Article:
Quality

Purchasing a new water treatment system can be a tough decision. Your water use establishes the required levels of purity.

 

Water Treatment

You need to know what is in the water before you can determine which treatment processes to employ. We will help you evaluate your water and recommend a water treatment system that is based specifically on your application, volume requirements and budget.

The daunting task of choosing the correct water treatment system can be confusing and technically overwhelming. We have years of experience in this area and are here to help you make the correct choice. The matching of water treatment methodology with the level of mineral removal is keyed by the final water quality and quantity

 

Water Sampling

quality02In Nova Scotia, private water supply owners, referring to all individual sources that supply a house or family, are not required by legislation to test their water. However, it is recommended that people on their own water should test for bacteria every six months and for chemicals every one or two years. Although sampling your well water for laboratory analysis is a relatively simple task, several steps must be taken to ensure accurate results. What to do:

1. Determine which parameters you want to test for. Local labs offer individual mineral analysis or you can pick a suite of minerals to be tested.

2. Contact a certified laboratory to request sample bottles based on your sampling requirements.

3. Choose a day to sample. The best days to sample are Monday or Tuesday, as this allows time for shipping and testing at the lab before the weekend. The sample will need to be delivered to the lab the same day it is collected. Strictly speaking, the sample should be at the lab within 24 hours of collection. For best results, refridgerate samples after collection, but do not allow them to freeze.

4. Choose a location to sample your water. If you don’t have any water treatment devices, such as a water softener or a reverse osmosis filter, take the sample from a cold water tap where you get your drinking water, usually the kitchen faucet. If possible, choose a non-leaking, non-swivel, non-mixing faucet.

If you do have treatment devices on your water system, you need to decide what you want to test. Do you want to know about your source water quality or the water you are actually drinking? A water softener will replace some of the calcium and magnesium in your water with sodium and/or potassium. A filtration system will remove some of the nuiscance minerals from your water. If you want to sample what you are using, simply get the sample from the tap you get drinking water from. If you want to sample your source water, locate a faucet which is attached to the water line before the treatment system. A sampling faucet can be located on the pressure or storage tank, which is part of the pumping system.

5. Remove any faucet attachments and aeration screens and disinfect the mouth and neck of the faucet with rubbing alcohol or bleach.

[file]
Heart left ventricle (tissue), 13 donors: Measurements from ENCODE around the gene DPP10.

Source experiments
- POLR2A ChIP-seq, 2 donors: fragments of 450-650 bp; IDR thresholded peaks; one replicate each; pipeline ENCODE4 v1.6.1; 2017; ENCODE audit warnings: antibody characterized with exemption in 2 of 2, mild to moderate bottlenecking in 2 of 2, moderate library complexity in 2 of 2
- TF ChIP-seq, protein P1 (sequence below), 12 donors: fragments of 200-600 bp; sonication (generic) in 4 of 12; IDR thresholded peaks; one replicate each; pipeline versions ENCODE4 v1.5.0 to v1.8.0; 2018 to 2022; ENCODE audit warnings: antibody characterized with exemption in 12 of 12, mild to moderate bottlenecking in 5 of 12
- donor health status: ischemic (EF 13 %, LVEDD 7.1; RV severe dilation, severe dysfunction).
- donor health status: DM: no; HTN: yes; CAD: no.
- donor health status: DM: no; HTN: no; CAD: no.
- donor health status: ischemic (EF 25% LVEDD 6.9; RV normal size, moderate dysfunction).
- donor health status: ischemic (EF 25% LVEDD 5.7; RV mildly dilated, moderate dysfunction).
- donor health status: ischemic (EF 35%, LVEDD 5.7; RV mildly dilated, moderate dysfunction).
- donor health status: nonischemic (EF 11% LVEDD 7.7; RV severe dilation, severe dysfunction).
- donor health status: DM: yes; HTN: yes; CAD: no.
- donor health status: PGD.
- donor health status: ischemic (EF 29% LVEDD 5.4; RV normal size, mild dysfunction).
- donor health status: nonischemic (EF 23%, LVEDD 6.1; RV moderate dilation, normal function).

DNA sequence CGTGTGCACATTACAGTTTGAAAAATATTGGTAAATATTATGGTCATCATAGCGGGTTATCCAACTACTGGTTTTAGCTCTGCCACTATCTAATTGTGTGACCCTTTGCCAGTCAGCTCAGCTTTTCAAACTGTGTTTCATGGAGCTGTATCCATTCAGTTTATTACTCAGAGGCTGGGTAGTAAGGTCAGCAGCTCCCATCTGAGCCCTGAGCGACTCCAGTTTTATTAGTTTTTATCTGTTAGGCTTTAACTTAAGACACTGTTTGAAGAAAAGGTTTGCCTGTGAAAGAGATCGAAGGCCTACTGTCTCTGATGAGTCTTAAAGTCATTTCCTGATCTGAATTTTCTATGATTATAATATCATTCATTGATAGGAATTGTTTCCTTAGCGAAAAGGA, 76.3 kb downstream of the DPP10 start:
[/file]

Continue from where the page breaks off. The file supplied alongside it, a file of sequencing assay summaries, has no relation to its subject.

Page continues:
6. Turn on the cold water and let it run to waste for 5 to 7 minutes to flush the water out of the pipes. Turn the faucet down to a pencil size stream of water and fill sample bottle(s). To prevent contamination of your sample, wash your hands before sampling and do not touch the inside of the bottle or lid.

7. Ship your samples to the lab the same day. Fill out any necessary chain of custody paperwork and send along with your samples. Include your name, dateand time, address, sample location and a detailed listing of analysis work to be performed.

You are responsible for ongoing monitoring of your well water quality. The bacterial quality should be checked every six months. The chemical quality should be checke every year, or earlier if you notice any change, such as increased turbidity, staining, or hardness, or a change in taste or odor. The parameters to be analyzed should reflect your original water test. Frequent testing checks the integrity of your well, lets you know if corrective measures are required, and warns you if another activity is having an impact on your well.

Here are some Dos and Don'ts to keep in mind.

DO construct a well before you build.
DO hire a certified water well contractor and inquire about his reputation and qualifications.
DO require a written contract, but don't try to be a superintendent over the contractor. He knows his job and his judgement can be trusted.
DO hire a certified pump installer and ensure that a pitless adaptor is used in new installations.
DO check bacterial and chemical quality regularly.

DON'T take an individual's word that an ample supply of water will be available from a well without obtaining existing information from your local Nova Scotia Environment office and a reputable well contractor.
DON'T compare contractors' abilities and proposals merely on the per meter (per foot) prices they charge. A cheap well may mean poor materials and workmanship and may prove costly at a later date.
DON'T locate a well too close to sources of contamination. Check regulatory distances with your local Nova Scotia Environment office.

Department of Environment keeps a detailed list of qualified labs in Nova Scotia.

Click here for the list.

NS Gov. Water Labs